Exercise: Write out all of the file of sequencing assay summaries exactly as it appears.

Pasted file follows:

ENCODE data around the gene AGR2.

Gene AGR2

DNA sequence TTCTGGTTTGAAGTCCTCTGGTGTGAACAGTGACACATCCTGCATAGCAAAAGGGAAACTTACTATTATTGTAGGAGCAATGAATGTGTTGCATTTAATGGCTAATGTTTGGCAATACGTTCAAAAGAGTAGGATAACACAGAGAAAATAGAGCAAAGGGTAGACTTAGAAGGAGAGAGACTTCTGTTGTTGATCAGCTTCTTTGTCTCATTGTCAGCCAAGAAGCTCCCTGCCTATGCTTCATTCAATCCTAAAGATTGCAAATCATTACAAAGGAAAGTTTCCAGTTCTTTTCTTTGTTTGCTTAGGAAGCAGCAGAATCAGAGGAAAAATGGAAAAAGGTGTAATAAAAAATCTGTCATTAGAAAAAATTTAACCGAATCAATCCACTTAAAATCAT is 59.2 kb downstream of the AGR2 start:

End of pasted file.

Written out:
ENCODE data around the gene AGR2.

Gene AGR2

DNA sequence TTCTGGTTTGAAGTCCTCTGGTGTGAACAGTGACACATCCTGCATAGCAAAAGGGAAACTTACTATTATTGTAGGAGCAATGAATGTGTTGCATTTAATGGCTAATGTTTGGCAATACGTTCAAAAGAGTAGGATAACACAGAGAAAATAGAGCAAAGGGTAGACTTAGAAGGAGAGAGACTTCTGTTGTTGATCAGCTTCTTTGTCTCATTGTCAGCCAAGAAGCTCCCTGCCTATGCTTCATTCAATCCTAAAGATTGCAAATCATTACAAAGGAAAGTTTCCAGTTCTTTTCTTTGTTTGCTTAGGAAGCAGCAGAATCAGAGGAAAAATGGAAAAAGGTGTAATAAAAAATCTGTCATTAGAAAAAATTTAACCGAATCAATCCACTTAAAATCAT is 59.2 kb downstream of the AGR2 start: